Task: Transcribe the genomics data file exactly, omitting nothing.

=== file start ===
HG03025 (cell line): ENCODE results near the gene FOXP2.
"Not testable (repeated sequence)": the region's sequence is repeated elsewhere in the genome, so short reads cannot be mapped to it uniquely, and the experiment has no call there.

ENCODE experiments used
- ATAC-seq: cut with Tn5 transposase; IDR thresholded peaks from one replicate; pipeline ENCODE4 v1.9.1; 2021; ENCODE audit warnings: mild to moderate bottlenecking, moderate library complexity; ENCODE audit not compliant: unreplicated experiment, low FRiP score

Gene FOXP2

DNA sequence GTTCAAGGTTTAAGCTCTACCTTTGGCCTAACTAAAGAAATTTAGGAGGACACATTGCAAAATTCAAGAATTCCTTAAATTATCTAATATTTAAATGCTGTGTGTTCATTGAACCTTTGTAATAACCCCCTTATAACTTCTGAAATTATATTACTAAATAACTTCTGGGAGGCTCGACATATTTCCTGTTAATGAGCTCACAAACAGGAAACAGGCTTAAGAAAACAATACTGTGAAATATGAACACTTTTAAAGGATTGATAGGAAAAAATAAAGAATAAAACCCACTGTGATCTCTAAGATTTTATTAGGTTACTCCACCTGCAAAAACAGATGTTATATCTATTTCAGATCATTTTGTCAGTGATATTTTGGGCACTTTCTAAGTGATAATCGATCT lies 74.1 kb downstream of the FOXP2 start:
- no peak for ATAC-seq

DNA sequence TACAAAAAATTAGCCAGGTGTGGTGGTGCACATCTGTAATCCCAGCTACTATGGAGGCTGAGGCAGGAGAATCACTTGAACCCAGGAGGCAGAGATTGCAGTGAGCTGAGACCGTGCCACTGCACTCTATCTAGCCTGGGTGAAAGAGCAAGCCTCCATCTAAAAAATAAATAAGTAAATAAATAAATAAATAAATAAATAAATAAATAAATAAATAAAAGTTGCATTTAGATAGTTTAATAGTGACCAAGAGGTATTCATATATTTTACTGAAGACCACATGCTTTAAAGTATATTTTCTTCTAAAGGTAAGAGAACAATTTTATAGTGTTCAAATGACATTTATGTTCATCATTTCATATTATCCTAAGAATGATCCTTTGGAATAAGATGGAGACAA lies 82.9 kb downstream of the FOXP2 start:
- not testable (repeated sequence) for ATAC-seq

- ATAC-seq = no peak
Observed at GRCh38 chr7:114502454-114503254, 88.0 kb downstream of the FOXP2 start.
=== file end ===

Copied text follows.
HG03025 (cell line): ENCODE results near the gene FOXP2.
"Not testable (repeated sequence)": the region's sequence is repeated elsewhere in the genome, so short reads cannot be mapped to it uniquely, and the experiment has no call there.

ENCODE experiments used
- ATAC-seq: cut with Tn5 transposase; IDR thresholded peaks from one replicate; pipeline ENCODE4 v1.9.1; 2021; ENCODE audit warnings: mild to moderate bottlenecking, moderate library complexity; ENCODE audit not compliant: unreplicated experiment, low FRiP score

Gene FOXP2

DNA sequence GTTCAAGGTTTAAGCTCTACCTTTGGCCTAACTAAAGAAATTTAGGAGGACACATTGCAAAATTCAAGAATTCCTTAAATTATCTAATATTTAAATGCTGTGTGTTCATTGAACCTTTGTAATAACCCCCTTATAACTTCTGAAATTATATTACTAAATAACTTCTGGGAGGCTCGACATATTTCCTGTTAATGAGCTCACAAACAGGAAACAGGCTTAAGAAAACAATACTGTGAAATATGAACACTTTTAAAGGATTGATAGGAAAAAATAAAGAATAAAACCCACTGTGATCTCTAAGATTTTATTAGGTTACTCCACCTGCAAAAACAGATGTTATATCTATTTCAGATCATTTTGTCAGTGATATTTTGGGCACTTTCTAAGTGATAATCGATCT lies 74.1 kb downstream of the FOXP2 start:
- no peak for ATAC-seq

DNA sequence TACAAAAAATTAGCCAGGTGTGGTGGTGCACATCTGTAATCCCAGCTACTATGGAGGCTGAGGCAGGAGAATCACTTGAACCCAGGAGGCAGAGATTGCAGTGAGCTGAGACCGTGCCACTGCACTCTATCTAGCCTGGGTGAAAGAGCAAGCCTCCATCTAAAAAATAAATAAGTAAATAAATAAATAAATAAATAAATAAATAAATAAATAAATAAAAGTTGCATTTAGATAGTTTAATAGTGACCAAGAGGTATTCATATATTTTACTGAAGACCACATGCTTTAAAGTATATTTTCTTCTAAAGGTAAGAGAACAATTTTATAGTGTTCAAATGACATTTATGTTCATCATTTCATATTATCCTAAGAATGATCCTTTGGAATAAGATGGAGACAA lies 82.9 kb downstream of the FOXP2 start:
- not testable (repeated sequence) for ATAC-seq

- ATAC-seq = no peak
Observed at GRCh38 chr7:114502454-114503254, 88.0 kb downstream of the FOXP2 start.